With the draft less than two weeks away, here’s a look at the running back situation for each team in the division:
Denver Broncos: They could add another body here, but the Broncos’ running-back situation is serviceable and capable of developing into more if Ronnie Hillman takes a step forward in his second year. Hillman probably will never carry the full load, but he is Denver’s best big-play option out of the backfield and could become a force in the passing game once Peyton Manning and company trust him with protection and route-running. Willis McGahee's role should remain intact for the most part, and he is effective moving the chains and churning out tough yardage. Knowshon Moreno looked like a draft bust, but you can’t deny how well he played once given the chance last season -- very effective as both a runner and receiver. In fact, Moreno was probably the Broncos’ best running back in 2012, although I still feel that McGahee is the superior ball carrier. Of course, every defense will fear Manning and the Denver passing game -- especially now that Wes Welker has been added. Plus, Denver improved its offensive line by signing Louis Vasquez. So overall, this is a pretty sound unit.
Kansas City Chiefs: Jamaal Charles is a great player who could even step up his production, especially as a receiver, in Andy Reid’s offense. He is a big play waiting to happen, but also consistently churns out yardage even when his blocking isn’t superb. Expect a huge year from Charles in 2013. That said, the Chiefs would be wise to address the No. 2 running back spot in the draft or late in free agency with a bigger back to complement Charles. Right now, Shaun Draughn and Cyrus Gray, both heading into their second full seasons, are the only backups of note. Draughn carried the ball 59 times and caught 24 passes in 2012; Gray only touched the ball nine times during his rookie season. Reid could further utilize Draughn’s pass-catching skills, but he really was a liability in protection last season. The Chiefs need more from Draughn and Gray in 2013 and should find an improvement elsewhere.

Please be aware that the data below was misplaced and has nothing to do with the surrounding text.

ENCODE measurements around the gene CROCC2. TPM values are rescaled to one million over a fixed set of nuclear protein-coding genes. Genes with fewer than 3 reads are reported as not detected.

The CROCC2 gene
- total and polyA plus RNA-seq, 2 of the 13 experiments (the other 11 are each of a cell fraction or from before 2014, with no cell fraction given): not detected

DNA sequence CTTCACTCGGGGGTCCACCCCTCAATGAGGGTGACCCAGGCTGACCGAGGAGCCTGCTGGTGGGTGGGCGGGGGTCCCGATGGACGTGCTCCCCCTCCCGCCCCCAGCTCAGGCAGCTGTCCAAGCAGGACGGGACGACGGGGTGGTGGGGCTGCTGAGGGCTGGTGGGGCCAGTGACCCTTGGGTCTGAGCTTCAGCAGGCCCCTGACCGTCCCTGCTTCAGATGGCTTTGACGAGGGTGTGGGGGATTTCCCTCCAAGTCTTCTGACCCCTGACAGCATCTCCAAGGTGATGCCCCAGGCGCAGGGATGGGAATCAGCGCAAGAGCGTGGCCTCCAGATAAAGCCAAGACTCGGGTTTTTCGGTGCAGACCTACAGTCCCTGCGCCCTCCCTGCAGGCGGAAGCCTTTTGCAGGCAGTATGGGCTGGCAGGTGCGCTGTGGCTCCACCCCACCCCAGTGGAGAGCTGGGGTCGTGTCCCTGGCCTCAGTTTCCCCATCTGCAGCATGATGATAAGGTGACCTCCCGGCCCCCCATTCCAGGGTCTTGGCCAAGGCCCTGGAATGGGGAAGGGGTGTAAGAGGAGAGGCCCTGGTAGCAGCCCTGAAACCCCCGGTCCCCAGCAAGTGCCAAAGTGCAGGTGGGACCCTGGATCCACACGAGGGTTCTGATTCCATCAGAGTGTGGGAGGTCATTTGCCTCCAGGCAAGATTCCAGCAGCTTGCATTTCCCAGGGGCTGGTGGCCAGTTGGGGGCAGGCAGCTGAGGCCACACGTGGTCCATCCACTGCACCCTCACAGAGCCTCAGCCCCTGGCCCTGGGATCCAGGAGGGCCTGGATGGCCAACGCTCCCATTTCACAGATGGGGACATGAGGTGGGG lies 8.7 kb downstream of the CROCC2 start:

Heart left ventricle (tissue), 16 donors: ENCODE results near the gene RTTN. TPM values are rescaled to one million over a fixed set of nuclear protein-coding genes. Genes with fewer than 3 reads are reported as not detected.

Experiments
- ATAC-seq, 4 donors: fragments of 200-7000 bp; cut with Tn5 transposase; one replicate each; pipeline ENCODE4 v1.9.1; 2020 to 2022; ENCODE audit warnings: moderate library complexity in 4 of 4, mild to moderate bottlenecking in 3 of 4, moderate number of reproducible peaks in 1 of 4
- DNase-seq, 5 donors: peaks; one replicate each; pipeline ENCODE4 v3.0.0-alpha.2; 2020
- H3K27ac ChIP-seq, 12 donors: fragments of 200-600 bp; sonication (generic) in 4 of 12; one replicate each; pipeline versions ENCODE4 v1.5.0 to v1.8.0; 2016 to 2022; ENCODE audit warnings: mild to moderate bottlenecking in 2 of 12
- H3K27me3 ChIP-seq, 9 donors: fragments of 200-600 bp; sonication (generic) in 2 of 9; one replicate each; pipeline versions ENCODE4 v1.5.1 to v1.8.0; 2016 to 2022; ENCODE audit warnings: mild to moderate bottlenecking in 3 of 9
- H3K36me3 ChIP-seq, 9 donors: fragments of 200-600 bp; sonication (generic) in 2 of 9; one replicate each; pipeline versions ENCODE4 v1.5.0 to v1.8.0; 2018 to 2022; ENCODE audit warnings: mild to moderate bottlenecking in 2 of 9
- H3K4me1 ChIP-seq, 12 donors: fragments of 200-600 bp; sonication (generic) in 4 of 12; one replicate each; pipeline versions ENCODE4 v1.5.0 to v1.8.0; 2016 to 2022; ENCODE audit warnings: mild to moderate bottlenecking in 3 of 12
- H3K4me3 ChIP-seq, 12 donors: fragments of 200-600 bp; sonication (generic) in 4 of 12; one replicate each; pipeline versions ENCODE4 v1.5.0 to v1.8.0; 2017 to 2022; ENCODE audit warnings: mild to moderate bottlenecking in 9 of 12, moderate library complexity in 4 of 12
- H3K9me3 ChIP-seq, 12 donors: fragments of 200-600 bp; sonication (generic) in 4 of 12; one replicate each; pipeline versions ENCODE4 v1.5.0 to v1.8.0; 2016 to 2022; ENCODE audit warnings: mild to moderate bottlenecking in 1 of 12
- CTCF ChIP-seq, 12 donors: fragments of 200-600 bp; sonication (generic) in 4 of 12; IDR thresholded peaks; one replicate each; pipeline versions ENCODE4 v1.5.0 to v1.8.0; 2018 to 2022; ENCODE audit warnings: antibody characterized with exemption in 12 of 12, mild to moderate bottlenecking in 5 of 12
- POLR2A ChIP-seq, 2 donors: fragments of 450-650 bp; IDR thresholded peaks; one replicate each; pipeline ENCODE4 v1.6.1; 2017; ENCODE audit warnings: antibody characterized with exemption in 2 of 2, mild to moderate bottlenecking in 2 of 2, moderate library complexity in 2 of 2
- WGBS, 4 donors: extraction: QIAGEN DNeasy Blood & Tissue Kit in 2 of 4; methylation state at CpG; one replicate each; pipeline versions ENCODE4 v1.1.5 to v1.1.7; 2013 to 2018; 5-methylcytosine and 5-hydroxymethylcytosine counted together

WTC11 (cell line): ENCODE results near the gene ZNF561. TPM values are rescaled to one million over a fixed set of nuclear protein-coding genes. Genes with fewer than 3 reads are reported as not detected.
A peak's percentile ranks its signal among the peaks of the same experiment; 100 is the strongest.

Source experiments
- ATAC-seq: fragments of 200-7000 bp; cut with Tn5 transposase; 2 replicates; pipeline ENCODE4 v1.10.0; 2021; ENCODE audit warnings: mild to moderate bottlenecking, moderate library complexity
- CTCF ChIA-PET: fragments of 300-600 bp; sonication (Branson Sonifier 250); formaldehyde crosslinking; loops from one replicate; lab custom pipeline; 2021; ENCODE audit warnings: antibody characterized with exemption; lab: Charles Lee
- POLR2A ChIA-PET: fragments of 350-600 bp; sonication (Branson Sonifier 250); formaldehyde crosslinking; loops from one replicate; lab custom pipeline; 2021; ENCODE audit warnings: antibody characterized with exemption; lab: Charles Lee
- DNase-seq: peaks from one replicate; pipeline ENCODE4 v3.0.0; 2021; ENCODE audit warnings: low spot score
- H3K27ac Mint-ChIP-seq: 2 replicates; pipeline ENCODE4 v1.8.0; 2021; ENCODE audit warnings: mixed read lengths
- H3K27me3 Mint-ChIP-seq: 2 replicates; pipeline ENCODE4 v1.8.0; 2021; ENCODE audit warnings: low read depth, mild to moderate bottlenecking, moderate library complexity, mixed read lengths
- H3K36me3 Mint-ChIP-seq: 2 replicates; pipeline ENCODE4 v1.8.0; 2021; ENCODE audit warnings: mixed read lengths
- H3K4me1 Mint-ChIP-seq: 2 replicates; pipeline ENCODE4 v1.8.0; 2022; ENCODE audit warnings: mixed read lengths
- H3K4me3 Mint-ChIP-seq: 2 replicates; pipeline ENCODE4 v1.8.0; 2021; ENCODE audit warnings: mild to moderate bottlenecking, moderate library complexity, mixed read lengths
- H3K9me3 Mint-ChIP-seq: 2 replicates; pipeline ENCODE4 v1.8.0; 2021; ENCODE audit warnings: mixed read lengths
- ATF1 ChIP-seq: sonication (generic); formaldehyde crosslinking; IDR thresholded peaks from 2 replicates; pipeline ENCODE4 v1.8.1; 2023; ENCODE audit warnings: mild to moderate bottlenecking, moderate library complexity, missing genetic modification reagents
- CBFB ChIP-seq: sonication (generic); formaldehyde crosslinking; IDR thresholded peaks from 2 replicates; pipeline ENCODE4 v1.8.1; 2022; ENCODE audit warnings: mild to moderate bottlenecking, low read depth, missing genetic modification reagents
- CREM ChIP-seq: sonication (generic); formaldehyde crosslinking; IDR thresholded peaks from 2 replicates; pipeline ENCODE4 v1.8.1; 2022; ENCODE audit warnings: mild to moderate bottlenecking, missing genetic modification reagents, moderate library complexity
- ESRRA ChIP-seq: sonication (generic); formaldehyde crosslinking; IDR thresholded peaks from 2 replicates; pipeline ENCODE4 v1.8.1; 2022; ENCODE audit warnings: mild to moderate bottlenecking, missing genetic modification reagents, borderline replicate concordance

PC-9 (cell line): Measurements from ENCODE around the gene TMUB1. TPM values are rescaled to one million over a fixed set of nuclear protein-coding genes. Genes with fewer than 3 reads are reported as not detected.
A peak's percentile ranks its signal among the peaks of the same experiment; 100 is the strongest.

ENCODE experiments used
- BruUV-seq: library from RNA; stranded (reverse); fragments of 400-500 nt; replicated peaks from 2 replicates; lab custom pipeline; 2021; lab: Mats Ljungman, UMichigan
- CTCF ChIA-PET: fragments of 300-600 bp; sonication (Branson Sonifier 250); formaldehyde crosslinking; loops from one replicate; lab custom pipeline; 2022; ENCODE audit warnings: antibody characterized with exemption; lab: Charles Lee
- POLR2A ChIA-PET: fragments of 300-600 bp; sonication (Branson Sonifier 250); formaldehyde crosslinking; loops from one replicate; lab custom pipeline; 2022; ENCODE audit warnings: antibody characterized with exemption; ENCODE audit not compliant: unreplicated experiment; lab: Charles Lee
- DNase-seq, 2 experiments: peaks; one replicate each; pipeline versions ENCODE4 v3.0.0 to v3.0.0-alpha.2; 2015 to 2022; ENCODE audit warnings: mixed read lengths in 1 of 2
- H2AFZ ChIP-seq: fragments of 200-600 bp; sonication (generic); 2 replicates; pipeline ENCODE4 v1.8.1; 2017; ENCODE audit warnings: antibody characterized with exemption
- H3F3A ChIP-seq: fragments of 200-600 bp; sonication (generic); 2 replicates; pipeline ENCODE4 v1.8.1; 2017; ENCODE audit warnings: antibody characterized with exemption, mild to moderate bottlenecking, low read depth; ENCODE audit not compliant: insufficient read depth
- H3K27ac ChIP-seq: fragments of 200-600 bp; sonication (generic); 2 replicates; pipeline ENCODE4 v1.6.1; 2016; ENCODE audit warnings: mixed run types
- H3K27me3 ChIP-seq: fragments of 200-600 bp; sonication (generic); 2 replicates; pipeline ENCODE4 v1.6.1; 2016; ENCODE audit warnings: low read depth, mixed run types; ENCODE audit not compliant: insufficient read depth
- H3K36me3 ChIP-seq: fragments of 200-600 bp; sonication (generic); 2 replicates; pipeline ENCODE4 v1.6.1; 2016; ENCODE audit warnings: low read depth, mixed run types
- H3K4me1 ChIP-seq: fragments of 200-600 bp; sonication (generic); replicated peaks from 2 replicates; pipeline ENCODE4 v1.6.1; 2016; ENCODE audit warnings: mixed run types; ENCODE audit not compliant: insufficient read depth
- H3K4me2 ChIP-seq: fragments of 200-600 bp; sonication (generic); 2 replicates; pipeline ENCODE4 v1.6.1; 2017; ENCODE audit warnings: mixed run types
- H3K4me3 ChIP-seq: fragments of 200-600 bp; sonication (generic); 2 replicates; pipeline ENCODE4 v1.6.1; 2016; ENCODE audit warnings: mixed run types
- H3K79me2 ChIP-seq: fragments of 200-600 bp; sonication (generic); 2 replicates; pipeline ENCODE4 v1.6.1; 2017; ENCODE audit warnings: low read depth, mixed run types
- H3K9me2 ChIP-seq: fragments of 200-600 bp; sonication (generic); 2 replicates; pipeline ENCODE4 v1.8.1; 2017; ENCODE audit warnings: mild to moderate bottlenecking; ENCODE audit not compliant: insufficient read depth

Oakland Raiders: This might be the strongest position on the Raiders’ terrible roster, at least when Darren McFadden is actually healthy. But even when McFadden is on the shelf, which he so often is, the Raiders are not too badly off. Marcel Reece is just a heck of an all-around football player. A fullback in title, Reece is an outstanding receiver who caught 52 passes last year, a serviceable blocker and a solid runner. He is the type of player every team should want. Mike Goodson, who is talented but hard to rely on, is out. In is former Jaguar Rashad Jennings, who is bigger than Goodson and should fit the man blocking scheme Oakland will bring back. But Jennings also is tough to rely on due to his injury history -- and he really didn’t play well last season when he was healthy. Still, Jennings has produced at this level and was a good signing considering McFadden’s injury history. McFadden is only 25 years old, but he has never played more than 13 games in his five NFL seasons and appeared in only 19 over the past two seasons. And frankly, he was less than impressive when he did see the field in 2012, although next season’s scheme change could really benefit him. Even with this uncertainty, the Raiders will probably address their multitude of other needs in the draft rather than taking a running back high.
San Diego Chargers: The Chargers signed Danny Woodhead to go along with Ryan Mathews and Ronnie Brown as their primary running backs. Woodhead can act as a slot receiver and move all over the formation to create mismatches in the passing game as well as contribute with some carries. This is a fine addition, but Brown acted as the Chargers’ third-down back last season. With the problems with San Diego’s offensive line, checking down to Brown became a favorite decision for Philip Rivers. Few running backs have Mathews’ talent, but his injury history and lack of reliability are troubling -- especially for a former first-round pick. The new coaching staff might not be as enamored with Mathews as the last, but it is easy to overlook the fact that Mathews was rather effective running the ball last year for a team that had blocking woes. He also gives the Chargers three backs who catch the ball well, although neither excels in protection. Woodhead, Brown and Mathews combined to catch a whopping 128 passes in 2012.